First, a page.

In June 1985, Bo Linkous, a Junior attending Christiansburg High School in Montgomery County, VA, made headlines by drowning in a rock quarry. Nothing out of the ordinary, really, except for some unreported circumstances surrounding his death that I later learned from his friends.
It turns out that as an end-of-school-year prank, Bo and three friends worked overtime one night, visiting dozens of their schoolmates' houses to steal the personalized license plates from their cars. One of the perpetrators estimates that they stole some 50 sets of plates.
The next day, dozens of students called in to the school claiming they had already missed the bus and couldn't drive in because their license plates were stolen. The school called the police, the police called an assembly, and they explained to the students that this was a Class 1 Felony and a massive dragnet was going to be initiated.
Bo and his three friends quickly realized that they were in deeper water than they had bargained for. That night they took the license plates, hidden in a gym bag, to a nearby rock quarry and had a last bit of fun sailing the plates into the water one by one.
A couple of days later, after school was out, the boys decided to revisit the crime scene and knock off a case of beer at the quarry. It was a nice sunny day, and to their horror, they saw that the entire
quarry was agleam with the aluminum backsides of dozens of license plates resting on the bottom.
Bo quickly hatched a plan. They went back to his place and got a box of trash bags and his inflatable raft, then retuned to the quarry. Bo grabbed a couple of forty pound rocks, threw them in the raft, filled a trash bag with air, and paddled the raft out to the part of the quarry where the plates were densest and most visible.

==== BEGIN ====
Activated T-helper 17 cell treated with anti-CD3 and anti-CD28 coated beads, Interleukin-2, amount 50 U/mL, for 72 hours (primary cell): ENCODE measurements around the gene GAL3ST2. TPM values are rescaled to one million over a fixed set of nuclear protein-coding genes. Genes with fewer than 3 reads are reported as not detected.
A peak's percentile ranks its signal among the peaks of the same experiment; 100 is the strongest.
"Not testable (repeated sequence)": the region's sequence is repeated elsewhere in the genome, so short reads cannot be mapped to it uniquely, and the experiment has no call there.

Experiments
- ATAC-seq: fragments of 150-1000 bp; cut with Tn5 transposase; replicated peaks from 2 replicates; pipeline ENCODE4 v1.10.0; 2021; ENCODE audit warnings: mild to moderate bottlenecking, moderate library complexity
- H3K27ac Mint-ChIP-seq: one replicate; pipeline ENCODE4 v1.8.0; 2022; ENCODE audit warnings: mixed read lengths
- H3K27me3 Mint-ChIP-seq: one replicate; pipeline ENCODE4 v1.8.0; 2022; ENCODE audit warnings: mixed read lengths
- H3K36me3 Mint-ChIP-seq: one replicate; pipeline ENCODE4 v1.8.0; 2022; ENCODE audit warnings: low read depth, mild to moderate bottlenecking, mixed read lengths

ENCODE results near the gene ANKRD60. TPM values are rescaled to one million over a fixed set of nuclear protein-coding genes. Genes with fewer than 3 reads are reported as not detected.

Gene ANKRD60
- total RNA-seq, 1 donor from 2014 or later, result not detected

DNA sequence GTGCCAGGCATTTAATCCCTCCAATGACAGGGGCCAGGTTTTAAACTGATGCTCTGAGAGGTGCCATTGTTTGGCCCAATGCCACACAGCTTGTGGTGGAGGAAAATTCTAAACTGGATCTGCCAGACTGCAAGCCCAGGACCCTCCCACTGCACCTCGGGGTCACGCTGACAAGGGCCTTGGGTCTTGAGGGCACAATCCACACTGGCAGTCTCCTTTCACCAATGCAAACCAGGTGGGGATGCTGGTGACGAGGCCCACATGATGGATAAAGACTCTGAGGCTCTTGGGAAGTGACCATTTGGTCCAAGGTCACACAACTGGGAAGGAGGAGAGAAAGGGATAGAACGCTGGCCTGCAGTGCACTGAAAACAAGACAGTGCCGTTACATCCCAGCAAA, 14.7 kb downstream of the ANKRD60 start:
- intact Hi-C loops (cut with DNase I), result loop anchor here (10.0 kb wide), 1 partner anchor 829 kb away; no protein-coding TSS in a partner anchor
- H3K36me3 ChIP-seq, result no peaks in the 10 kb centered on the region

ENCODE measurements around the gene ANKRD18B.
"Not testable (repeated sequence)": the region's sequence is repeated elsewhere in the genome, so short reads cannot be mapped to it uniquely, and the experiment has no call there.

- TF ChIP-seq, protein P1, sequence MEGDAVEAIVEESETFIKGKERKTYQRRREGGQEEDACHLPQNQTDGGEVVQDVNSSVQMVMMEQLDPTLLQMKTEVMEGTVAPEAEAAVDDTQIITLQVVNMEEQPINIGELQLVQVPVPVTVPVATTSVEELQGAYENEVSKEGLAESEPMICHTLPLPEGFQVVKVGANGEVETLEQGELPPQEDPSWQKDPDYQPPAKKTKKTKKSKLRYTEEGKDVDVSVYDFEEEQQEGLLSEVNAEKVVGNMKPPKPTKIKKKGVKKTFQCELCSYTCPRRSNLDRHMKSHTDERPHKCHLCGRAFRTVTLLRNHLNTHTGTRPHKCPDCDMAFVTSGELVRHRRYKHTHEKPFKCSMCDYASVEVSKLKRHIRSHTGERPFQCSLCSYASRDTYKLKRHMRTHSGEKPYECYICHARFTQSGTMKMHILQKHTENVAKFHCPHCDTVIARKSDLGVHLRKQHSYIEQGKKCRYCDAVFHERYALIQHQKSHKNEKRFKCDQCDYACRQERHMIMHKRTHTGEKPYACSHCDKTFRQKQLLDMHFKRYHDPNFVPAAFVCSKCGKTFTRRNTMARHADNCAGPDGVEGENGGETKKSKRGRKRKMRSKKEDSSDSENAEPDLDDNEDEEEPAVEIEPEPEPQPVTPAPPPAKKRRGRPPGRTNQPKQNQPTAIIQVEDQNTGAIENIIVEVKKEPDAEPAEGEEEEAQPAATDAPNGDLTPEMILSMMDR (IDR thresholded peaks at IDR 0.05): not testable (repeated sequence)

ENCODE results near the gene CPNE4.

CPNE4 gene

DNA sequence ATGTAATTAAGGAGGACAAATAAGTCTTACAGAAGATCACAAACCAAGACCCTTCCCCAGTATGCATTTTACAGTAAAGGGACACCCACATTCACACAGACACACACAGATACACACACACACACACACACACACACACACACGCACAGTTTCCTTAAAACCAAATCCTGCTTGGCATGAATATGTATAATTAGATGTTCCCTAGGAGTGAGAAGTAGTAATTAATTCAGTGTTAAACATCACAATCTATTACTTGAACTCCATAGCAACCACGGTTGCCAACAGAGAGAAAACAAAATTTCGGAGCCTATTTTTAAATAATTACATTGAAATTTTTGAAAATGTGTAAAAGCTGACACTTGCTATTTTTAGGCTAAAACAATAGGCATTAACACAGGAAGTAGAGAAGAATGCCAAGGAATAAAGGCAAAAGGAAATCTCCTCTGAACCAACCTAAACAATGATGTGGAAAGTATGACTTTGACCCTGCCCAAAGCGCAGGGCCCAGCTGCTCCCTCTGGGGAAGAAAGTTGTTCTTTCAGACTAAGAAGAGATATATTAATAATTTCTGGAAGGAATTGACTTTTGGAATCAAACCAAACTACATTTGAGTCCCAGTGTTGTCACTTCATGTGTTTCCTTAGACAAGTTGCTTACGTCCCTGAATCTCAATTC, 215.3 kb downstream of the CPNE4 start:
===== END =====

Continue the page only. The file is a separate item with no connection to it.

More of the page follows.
The plan, was that Bo would grab the rock and the bag, roll over the side of the raft, quickly sink to the bottom, and turn the plates shiny-side down, while breathing air from the bag. Then, presumably, he would drop the rock and use the bag to float himself back to the surface, and prepare for a second immersion if needed.
In the end, however, Bo didn't need to go down but once. Because the water in the quarry was so clear, Bo had vastly underestimated the water's depth, which was about seventy feet. He rode the rock down until the water pressure burst the trash bag, but by then he was too deep to make it back to the surface.
By the time the dive team and other authorities arrived, the sun was setting and was no longer shining directly into the quarry. Bo's body was recovered and reported as a routine drowning death.
Nobody noticed the license plates.
Addendum:DarwinAwards.com © 1994 - 2012
Submitted by: Trey Howell
Reference: Roanoke Times in Virginia
Many readers have convincingly explained that a bag of air shrinks
under increasing pressure as it descends, therefore will not burst,
and this story is false. The "Ideal Gas Law" equation PV = nRT proves their position. Other readers argue that the buoyancy of the air
pressing upwards will burst the bag, and that the story is true. What do
you think of the Quarry Story?